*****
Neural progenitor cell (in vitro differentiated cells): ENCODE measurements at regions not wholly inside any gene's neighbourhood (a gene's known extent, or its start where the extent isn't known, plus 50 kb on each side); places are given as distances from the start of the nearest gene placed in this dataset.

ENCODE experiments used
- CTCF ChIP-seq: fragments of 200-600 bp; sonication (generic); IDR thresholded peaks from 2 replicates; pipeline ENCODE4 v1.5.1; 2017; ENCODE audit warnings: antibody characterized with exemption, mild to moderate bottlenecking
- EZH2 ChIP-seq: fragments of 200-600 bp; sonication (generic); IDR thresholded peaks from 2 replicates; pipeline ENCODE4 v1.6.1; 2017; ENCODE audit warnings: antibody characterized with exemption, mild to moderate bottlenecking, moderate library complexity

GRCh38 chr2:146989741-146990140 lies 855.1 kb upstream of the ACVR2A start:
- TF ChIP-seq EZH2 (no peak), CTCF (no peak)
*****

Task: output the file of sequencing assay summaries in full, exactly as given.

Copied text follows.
Neural progenitor cell (in vitro differentiated cells): ENCODE measurements at regions not wholly inside any gene's neighbourhood (a gene's known extent, or its start where the extent isn't known, plus 50 kb on each side); places are given as distances from the start of the nearest gene placed in this dataset.

ENCODE experiments used
- CTCF ChIP-seq: fragments of 200-600 bp; sonication (generic); IDR thresholded peaks from 2 replicates; pipeline ENCODE4 v1.5.1; 2017; ENCODE audit warnings: antibody characterized with exemption, mild to moderate bottlenecking
- EZH2 ChIP-seq: fragments of 200-600 bp; sonication (generic); IDR thresholded peaks from 2 replicates; pipeline ENCODE4 v1.6.1; 2017; ENCODE audit warnings: antibody characterized with exemption, mild to moderate bottlenecking, moderate library complexity

GRCh38 chr2:146989741-146990140 lies 855.1 kb upstream of the ACVR2A start:
- TF ChIP-seq EZH2 (no peak), CTCF (no peak)